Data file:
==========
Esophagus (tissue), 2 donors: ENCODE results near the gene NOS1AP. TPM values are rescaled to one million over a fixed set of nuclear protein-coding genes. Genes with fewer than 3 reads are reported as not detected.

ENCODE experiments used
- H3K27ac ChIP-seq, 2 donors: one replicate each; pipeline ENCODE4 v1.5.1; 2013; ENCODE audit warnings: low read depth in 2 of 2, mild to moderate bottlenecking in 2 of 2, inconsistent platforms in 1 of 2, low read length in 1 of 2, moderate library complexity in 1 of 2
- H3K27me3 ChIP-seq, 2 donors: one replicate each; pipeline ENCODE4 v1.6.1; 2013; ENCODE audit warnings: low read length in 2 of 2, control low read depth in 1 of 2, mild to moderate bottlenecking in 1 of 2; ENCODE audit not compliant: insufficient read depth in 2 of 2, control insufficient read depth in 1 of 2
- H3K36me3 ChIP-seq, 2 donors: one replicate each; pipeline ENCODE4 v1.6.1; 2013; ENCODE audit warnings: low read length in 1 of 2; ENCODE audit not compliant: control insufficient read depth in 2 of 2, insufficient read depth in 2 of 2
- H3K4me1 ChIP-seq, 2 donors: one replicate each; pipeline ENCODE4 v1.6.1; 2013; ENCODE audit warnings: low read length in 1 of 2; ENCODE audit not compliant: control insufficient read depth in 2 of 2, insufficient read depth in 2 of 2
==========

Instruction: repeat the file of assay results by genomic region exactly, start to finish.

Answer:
Esophagus (tissue), 2 donors: ENCODE results near the gene NOS1AP. TPM values are rescaled to one million over a fixed set of nuclear protein-coding genes. Genes with fewer than 3 reads are reported as not detected.

ENCODE experiments used
- H3K27ac ChIP-seq, 2 donors: one replicate each; pipeline ENCODE4 v1.5.1; 2013; ENCODE audit warnings: low read depth in 2 of 2, mild to moderate bottlenecking in 2 of 2, inconsistent platforms in 1 of 2, low read length in 1 of 2, moderate library complexity in 1 of 2
- H3K27me3 ChIP-seq, 2 donors: one replicate each; pipeline ENCODE4 v1.6.1; 2013; ENCODE audit warnings: low read length in 2 of 2, control low read depth in 1 of 2, mild to moderate bottlenecking in 1 of 2; ENCODE audit not compliant: insufficient read depth in 2 of 2, control insufficient read depth in 1 of 2
- H3K36me3 ChIP-seq, 2 donors: one replicate each; pipeline ENCODE4 v1.6.1; 2013; ENCODE audit warnings: low read length in 1 of 2; ENCODE audit not compliant: control insufficient read depth in 2 of 2, insufficient read depth in 2 of 2
- H3K4me1 ChIP-seq, 2 donors: one replicate each; pipeline ENCODE4 v1.6.1; 2013; ENCODE audit warnings: low read length in 1 of 2; ENCODE audit not compliant: control insufficient read depth in 2 of 2, insufficient read depth in 2 of 2